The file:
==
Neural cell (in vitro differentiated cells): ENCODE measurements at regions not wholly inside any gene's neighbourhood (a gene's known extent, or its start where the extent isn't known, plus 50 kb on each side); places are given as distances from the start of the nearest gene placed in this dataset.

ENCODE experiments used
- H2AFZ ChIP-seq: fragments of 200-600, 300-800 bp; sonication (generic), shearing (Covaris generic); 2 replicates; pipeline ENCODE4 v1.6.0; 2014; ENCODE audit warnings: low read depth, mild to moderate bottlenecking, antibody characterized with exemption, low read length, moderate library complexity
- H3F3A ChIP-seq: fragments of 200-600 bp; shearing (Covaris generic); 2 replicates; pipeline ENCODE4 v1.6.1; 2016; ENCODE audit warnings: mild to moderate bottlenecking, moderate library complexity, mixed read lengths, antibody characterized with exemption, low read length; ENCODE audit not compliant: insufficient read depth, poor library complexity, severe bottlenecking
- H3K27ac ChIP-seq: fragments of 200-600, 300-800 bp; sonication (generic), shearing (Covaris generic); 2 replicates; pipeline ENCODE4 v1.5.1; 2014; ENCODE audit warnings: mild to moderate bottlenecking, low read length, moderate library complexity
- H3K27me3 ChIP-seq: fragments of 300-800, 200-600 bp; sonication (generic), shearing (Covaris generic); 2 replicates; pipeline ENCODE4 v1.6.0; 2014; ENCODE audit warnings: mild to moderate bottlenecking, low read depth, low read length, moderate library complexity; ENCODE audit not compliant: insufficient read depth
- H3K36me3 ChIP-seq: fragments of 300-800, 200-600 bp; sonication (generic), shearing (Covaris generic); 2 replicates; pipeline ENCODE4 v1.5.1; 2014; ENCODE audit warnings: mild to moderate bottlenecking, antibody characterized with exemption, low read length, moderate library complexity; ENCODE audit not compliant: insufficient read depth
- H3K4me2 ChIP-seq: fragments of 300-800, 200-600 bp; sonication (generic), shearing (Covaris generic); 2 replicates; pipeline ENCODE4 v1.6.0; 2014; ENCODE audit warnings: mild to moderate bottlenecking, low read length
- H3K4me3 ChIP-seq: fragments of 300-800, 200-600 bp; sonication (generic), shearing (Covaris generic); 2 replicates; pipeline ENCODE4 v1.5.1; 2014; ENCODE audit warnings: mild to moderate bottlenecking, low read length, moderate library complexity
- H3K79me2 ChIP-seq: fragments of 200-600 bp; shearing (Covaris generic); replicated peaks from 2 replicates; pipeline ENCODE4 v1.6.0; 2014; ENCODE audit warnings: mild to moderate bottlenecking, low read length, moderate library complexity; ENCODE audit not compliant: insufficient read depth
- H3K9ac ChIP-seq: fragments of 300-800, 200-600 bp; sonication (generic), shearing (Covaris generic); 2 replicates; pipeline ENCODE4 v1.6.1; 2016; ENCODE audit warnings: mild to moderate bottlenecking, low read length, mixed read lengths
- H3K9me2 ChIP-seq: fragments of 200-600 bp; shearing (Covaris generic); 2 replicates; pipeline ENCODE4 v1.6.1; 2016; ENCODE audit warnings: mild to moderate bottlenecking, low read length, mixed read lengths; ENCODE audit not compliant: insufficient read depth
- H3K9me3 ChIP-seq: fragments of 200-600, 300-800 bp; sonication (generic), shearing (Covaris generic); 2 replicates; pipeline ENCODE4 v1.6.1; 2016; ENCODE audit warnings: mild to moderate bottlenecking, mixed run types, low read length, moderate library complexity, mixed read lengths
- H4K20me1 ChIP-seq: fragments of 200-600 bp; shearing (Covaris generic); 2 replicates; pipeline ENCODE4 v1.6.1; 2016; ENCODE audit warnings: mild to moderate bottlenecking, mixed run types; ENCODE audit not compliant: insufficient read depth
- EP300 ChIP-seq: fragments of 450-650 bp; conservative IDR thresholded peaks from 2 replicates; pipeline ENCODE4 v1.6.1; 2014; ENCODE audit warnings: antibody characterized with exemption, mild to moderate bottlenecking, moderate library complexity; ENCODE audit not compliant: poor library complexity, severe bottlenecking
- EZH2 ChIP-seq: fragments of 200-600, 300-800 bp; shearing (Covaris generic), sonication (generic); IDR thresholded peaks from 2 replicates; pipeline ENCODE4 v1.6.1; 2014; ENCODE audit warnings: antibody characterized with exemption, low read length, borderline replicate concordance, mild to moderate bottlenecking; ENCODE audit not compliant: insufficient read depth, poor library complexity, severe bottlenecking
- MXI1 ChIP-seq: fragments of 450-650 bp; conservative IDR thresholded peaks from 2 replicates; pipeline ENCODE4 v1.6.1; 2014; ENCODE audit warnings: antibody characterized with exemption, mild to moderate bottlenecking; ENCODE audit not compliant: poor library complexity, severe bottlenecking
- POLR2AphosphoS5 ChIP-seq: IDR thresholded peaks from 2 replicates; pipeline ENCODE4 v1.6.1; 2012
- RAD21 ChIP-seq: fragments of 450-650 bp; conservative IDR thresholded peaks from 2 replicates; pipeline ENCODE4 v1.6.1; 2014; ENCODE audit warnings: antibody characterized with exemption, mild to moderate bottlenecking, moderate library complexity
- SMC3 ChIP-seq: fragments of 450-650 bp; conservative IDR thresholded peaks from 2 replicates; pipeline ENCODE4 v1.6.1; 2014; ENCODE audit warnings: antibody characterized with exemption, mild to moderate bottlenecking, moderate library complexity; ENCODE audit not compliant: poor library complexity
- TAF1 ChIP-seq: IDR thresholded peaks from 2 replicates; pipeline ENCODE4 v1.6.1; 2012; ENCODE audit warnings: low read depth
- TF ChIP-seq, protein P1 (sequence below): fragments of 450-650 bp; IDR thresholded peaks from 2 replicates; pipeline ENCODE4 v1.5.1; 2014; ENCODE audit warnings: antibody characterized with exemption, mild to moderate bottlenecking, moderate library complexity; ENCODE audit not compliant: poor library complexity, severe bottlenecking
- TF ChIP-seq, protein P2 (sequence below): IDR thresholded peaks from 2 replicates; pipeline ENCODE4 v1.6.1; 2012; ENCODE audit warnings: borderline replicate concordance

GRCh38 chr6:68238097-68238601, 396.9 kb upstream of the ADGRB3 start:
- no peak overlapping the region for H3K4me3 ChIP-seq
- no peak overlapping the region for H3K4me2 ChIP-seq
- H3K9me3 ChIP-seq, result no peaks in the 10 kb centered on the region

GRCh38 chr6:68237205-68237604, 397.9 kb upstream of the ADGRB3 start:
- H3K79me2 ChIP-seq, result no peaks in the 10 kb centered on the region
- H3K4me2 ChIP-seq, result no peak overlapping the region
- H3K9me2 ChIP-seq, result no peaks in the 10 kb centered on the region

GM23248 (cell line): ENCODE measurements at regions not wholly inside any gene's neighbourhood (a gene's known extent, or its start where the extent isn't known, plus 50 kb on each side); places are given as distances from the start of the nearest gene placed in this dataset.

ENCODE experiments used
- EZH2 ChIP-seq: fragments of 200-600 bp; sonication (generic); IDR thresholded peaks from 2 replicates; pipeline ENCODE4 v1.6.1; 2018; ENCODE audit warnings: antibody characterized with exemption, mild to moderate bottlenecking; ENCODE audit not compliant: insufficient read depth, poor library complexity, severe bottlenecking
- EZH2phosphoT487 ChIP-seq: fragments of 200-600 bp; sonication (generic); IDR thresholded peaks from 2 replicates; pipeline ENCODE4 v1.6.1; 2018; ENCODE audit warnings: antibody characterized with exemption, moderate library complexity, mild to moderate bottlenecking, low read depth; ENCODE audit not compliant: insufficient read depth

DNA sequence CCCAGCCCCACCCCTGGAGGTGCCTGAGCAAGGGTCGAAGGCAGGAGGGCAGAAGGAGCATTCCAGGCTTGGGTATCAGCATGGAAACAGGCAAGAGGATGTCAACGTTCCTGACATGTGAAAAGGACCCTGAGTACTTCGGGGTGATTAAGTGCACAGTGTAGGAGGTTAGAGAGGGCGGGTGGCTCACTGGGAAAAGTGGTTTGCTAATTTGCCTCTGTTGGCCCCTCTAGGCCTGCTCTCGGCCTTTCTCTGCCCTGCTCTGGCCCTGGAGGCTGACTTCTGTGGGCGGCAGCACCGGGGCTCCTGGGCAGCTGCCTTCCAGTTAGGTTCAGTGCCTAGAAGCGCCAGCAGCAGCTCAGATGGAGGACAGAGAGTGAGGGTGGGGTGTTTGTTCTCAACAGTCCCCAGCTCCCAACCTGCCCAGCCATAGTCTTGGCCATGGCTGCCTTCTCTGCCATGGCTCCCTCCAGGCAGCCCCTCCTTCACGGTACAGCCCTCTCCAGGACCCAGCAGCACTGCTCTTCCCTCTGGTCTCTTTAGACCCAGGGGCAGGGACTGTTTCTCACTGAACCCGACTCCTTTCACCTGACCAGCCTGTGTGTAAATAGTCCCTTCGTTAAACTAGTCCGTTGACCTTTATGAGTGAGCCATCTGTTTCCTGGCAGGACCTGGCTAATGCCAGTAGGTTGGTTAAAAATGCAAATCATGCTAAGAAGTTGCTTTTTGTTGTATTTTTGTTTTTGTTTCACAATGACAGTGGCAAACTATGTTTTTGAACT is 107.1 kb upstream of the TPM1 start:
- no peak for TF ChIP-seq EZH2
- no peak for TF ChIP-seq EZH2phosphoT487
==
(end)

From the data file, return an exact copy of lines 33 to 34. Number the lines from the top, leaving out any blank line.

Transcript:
ENCODE experiments used
- EZH2 ChIP-seq: fragments of 200-600 bp; sonication (generic); IDR thresholded peaks from 2 replicates; pipeline ENCODE4 v1.6.1; 2018; ENCODE audit warnings: antibody characterized with exemption, mild to moderate bottlenecking; ENCODE audit not compliant: insufficient read depth, poor library complexity, severe bottlenecking